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A cohort study to identify risk factors for Plasmodium falciparum infection in Burkinabe children: implications for other high burden high impact countries

Yaro, Jean Baptiste, Ouedraogo, Alphonse, Ouedraogo, Z. Amidou, Diarra, Amidou, Lankouande, Malik, Agboraw, Efundem, Worrall, Eve ORCID:, Toe, Kobié Hyacinthe, Sanou, Antoine, Guelbeogo, W. Moussa, Sagnon, N’Fale, Ranson, Hilary ORCID:, Tiono, Alfred B., Lindsay, Steven and Wilson, Anne ORCID: (2020) 'A cohort study to identify risk factors for Plasmodium falciparum infection in Burkinabe children: implications for other high burden high impact countries'. Malaria Journal, Vol 19, Issue 1, e371.

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Progress in controlling malaria has stalled in recent years. Today the malaria burden is increasingly concentrated in a few countries, including Burkina Faso, where malaria is not declining. A cohort study was conducted to identify risk factors for malaria infection in children in southwest Burkina Faso, an area with high insecticide-treated net (ITN) coverage and insecticide-resistant vectors.

Incidence of Plasmodium falciparum infection was measured in 252 children aged 5 to 15 years, using active and passive detection, during the 2017 transmission season, following clearance of infection. Demographic, socio-economic, environmental, and entomological risk factors, including use of ITNs and insecticide resistance were monitored.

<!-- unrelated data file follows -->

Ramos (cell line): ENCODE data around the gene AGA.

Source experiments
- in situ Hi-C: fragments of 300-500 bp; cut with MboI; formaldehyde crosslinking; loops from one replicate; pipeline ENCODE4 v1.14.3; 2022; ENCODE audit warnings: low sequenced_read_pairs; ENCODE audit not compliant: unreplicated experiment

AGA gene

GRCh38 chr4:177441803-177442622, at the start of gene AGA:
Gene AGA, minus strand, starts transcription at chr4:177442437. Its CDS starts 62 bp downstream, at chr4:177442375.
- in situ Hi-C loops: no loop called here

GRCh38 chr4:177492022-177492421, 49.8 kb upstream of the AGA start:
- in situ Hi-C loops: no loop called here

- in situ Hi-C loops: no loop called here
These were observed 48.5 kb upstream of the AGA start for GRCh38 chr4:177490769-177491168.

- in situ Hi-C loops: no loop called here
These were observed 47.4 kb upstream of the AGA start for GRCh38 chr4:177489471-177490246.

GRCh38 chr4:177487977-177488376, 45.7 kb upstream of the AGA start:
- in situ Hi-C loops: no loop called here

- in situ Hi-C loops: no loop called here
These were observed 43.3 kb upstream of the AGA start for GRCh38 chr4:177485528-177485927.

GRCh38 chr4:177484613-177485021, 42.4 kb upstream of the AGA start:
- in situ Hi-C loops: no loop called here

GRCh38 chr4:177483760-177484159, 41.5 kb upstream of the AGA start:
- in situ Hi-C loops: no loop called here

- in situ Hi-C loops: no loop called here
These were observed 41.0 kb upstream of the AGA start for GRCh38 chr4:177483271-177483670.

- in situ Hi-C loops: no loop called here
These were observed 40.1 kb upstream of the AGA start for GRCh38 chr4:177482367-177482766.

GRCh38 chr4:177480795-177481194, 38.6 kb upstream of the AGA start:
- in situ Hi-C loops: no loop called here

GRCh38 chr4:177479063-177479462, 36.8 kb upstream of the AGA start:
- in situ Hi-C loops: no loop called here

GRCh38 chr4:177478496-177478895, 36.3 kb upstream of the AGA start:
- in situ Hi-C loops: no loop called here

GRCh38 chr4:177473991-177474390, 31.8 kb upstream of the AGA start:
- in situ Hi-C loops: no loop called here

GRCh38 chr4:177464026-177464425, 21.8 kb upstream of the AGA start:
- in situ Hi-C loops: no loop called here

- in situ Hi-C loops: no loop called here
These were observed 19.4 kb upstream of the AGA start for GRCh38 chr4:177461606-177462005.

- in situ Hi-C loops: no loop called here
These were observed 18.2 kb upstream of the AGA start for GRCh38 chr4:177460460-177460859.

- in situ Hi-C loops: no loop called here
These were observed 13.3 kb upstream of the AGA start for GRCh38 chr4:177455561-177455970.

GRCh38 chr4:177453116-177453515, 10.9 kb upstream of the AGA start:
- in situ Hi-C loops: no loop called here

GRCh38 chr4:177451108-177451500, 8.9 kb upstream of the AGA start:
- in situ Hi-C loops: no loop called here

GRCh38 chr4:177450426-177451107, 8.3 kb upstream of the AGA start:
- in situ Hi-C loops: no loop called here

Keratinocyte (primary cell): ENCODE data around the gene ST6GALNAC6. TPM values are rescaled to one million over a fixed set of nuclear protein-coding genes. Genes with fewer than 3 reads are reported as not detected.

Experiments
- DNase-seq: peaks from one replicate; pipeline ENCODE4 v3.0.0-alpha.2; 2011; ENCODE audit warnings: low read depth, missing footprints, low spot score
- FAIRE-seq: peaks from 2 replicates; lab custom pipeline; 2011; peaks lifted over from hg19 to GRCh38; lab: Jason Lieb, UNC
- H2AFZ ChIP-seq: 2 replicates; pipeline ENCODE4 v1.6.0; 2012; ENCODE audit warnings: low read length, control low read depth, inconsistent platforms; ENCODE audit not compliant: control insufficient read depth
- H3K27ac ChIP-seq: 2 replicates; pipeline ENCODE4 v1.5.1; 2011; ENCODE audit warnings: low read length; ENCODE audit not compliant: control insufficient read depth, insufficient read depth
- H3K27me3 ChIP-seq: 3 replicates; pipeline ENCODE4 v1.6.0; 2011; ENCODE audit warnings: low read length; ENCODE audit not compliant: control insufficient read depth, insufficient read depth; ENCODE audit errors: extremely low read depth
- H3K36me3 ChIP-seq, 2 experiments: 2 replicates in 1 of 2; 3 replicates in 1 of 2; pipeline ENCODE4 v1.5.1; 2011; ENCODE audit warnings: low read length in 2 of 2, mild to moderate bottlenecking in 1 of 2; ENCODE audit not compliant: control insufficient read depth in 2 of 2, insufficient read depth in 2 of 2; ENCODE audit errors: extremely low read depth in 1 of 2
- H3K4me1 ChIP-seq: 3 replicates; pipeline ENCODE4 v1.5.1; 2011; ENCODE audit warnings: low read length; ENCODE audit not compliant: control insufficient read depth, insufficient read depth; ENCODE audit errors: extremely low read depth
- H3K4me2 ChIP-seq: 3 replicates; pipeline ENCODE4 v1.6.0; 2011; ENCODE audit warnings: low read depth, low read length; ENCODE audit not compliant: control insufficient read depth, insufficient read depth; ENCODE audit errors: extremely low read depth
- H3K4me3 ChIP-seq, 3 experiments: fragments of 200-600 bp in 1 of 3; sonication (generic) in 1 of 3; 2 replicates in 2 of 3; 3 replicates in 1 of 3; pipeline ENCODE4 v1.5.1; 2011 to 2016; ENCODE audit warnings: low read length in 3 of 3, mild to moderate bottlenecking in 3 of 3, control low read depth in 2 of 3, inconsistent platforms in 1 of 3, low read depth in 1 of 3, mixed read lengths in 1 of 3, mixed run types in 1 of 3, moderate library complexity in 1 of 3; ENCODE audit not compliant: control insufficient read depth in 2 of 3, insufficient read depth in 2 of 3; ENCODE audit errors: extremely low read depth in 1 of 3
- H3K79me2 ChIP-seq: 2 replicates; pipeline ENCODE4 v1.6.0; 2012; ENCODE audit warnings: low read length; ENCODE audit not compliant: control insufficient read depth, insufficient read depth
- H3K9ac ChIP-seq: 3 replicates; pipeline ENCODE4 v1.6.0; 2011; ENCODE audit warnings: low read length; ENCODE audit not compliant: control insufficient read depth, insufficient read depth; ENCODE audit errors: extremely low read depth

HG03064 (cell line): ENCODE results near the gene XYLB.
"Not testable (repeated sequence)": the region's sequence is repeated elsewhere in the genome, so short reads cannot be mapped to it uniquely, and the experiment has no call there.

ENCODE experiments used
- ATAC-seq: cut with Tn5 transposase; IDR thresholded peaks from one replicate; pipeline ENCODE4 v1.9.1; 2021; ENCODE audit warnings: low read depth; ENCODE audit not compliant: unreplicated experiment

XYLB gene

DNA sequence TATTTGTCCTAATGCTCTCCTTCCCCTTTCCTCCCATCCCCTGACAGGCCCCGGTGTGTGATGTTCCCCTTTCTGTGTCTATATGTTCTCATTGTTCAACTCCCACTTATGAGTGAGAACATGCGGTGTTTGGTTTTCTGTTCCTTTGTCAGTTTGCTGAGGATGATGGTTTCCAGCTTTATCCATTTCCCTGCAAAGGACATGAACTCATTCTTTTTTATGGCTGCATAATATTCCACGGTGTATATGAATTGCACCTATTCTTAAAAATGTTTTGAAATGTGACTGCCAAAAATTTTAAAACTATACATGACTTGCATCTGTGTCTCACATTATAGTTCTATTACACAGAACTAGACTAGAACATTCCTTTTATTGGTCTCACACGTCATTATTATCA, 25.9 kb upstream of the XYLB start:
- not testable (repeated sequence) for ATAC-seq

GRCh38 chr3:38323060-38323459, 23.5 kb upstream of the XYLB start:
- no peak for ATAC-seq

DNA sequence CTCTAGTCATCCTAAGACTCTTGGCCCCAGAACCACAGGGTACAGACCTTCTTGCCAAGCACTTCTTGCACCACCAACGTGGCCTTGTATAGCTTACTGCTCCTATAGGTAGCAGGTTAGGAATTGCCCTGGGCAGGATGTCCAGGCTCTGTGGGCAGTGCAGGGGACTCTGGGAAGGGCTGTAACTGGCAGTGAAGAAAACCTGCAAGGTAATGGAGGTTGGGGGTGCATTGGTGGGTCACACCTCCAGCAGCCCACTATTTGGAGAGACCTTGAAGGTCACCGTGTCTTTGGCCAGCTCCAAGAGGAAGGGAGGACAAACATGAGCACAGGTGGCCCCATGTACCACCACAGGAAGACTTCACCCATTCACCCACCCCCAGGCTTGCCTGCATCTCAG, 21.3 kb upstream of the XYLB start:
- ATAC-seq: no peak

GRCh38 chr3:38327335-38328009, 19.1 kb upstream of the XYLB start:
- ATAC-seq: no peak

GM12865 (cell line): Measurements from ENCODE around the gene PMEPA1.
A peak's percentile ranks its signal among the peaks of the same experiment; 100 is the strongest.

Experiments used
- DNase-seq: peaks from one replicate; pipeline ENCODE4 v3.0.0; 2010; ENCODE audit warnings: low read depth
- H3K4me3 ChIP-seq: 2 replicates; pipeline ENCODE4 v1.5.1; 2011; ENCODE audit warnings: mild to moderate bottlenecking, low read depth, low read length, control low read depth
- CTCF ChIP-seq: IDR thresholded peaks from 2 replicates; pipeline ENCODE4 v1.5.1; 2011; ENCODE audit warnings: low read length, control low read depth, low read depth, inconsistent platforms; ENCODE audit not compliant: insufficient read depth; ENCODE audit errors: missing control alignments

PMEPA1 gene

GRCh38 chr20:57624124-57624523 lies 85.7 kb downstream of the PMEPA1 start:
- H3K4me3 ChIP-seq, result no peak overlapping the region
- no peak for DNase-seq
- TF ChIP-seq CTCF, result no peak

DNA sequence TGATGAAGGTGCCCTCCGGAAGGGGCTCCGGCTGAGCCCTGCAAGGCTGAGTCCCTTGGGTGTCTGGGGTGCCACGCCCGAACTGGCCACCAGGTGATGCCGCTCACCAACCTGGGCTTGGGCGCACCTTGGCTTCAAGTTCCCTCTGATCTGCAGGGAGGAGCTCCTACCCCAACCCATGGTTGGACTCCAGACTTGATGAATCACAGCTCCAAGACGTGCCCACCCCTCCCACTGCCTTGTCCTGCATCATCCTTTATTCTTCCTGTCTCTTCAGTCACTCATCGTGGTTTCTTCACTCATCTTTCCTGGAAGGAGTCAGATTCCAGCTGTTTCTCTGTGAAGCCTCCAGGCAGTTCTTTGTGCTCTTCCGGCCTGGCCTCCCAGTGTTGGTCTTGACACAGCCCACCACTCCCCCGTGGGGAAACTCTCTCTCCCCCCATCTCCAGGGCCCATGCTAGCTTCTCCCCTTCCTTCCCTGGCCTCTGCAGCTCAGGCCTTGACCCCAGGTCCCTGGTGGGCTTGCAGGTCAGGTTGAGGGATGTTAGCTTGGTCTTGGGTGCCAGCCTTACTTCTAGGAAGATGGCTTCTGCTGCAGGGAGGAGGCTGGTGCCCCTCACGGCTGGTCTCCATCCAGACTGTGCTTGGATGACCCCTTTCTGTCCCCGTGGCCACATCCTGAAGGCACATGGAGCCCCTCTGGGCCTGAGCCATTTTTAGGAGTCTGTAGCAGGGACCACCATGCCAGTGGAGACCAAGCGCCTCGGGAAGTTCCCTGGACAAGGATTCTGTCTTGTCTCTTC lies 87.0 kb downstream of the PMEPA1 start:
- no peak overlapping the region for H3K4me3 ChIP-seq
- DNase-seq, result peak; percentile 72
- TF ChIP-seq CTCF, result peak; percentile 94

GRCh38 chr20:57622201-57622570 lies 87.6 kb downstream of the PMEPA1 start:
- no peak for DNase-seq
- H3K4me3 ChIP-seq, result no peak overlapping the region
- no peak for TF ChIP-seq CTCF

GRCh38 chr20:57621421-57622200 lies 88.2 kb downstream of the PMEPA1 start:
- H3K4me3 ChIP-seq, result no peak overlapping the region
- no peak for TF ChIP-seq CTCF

During the six-month follow-up period, the overall incidence of P. falciparum infection was 2.78 episodes per child (95% CI = 2.66–2.91) by microscopy, and 3.11 (95% CI = 2.95–3.28) by polymerase chain reaction (PCR). The entomological inoculation rate (EIR) was 80.4 infective bites per child over the six-month malaria transmission season. At baseline, 80.6% of children were reported as sleeping under an ITN the previous night, although at the last survey, 23.3% of nets were in poor condition and considered no longer protective. No association was found between the rate of P. falciparum infection and either EIR (incidence rate ratio (IRR): 1.00, 95% CI: 1.00–1.00, p = 0.08) or mortality in WHO tube tests when vectors were exposed to 0.05% deltamethrin (IRR: 1.05, 95% CI: 0.73–1.50, p = 0.79). Travel history (IRR: 1.52, 95% CI: 1.45–1.59, p < 0.001) and higher socio-economic status were associated with an increased risk of P. falciparum infection (IRR: 1.05, 95% CI: 1.00–1.11, p = 0.04).

Incidence of P. falciparum infection remains overwhelmingly high in the study area. The study findings suggest that because of the exceptionally high levels of malaria transmission in the study area, malaria elimination cannot be achieved solely by mass deployment of ITNs and additional control measures are needed.

Item Type: Article
Subjects: QX Parasitology > Protozoa > QX 135 Plasmodia
WA Public Health > Health Problems of Special Population Groups > WA 395 Health in developing countries
WC Communicable Diseases > Tropical and Parasitic Diseases > WC 750 Malaria
WS Pediatrics > WS 100 General works
Faculty: Department: Biological Sciences > Vector Biology Department
Digital Object Identifer (DOI):
Depositing User: Samantha Sheldrake
Date Deposited: 22 Oct 2020 11:36
Last Modified: 11 Nov 2020 11:15


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